The immortals: Central Kenya richest man,Chief Njiiri, with 30 wives was loyal to the queen to the hilt

Chief Njiiri [Photo: Courtesy]

He was the richest man in Central Kenya in his time. Before miros began owning anything, Senior Chief Njiiri wa Karanja had a transistor radio, the only one within a 1,000km radius.

His wealth by the time Kenyans were fighting for independence was sourced from among others, land. We are here talking someone who had the foresight to hive a near whole location to himself in Kinyona, Murang’a county.

That was not counting his 5,000 goats, 4,000 sheep and 2,000 strong cattle herd.

It is said that in Central Kenya finding ‘loose’ change, money speaking, was no problem for the biggest money-changer who also owned a horse. A horse!

While owning a bicycle meant you were an extension officer or a headmaster, Chief Njiiri had his grandchildren driven to school in a Land Rover in the 1950s. By the way, at a time when few went to school, Chief Njiiri sent his son, Kariuki Njiiri, later MP for Kigumo, to America for further studies.

Chief Njiiri had someone carry his folding chair and although many homesteads did not have walls, no one entered his compound in any other direction other than the gate where a guard stood at attention.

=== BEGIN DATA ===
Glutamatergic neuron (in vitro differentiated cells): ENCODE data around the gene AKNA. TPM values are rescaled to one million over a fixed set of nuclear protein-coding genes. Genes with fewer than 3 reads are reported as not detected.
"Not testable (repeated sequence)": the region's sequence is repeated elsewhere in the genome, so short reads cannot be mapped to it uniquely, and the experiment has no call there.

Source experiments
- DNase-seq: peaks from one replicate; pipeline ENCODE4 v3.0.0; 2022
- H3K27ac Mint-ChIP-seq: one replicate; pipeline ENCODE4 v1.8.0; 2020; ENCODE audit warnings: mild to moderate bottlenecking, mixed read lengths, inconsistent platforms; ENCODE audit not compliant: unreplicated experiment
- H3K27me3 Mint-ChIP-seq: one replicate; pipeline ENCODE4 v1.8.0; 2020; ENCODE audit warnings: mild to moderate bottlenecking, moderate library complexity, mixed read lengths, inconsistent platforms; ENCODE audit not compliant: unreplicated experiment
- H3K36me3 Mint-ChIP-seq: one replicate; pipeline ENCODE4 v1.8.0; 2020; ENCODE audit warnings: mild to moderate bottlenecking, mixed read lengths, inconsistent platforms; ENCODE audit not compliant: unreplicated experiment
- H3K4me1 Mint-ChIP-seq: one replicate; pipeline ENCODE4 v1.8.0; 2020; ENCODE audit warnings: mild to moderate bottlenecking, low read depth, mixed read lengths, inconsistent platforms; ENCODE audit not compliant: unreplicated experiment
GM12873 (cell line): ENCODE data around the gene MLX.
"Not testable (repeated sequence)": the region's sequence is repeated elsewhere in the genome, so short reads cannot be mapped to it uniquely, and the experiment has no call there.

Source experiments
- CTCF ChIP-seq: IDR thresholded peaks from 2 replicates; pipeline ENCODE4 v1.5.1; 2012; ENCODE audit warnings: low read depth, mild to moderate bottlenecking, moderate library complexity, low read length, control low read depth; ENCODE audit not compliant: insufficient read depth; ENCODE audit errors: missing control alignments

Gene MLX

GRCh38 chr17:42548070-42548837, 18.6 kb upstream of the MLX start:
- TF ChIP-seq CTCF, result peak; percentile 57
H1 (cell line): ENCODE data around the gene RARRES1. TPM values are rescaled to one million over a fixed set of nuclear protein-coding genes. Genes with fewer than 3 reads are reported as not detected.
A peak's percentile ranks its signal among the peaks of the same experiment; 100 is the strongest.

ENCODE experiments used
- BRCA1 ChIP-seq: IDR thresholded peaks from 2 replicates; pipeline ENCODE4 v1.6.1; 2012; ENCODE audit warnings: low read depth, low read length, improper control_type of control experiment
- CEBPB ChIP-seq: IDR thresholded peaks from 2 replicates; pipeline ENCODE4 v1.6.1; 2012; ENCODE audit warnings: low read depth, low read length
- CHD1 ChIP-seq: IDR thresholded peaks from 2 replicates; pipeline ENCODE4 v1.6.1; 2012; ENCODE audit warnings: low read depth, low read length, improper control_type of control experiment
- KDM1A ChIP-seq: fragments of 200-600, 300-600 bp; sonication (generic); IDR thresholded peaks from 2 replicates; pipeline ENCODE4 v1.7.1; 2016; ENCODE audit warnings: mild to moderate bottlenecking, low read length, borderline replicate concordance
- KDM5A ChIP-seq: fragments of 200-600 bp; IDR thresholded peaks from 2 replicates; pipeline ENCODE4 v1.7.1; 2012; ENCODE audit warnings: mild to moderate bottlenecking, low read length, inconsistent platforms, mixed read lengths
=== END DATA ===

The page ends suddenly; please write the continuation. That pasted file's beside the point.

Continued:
Chief Njiiri had to be guarded at the height of the freedom struggle largely for his unrelenting battle against the Mau Mau, whom he hated with a passion.

The dreaded chief defiantly flew the 60-feet British flag outside his home to that effect!

The colonial government loved him to bits that he was guarded by coppers at the Kinyona police station during the day besides a police reserve chopper dropping a copy of the East African Standard at his home daily.

 Never mind he was illiterate and the guard read it for him!

The spectacle were his wives - 42 of them - and children scrambling to rescue the paper from sliding down the slope and onto the nearby forest where Mau Mau were, says The History of the Loyalists published in 1958.

His fame for fighting the Mau Mau even spread to the Buckingham Palace such that the queen paid chief Njiiri (after whom Njiiris School is named) a courtesy call in 1957.

He would later be awarded the Member of the British Empire (MBE). Senior Chief Njiiri, who married his 30th wife in church in 1964, died ten years later aged more than 100 years.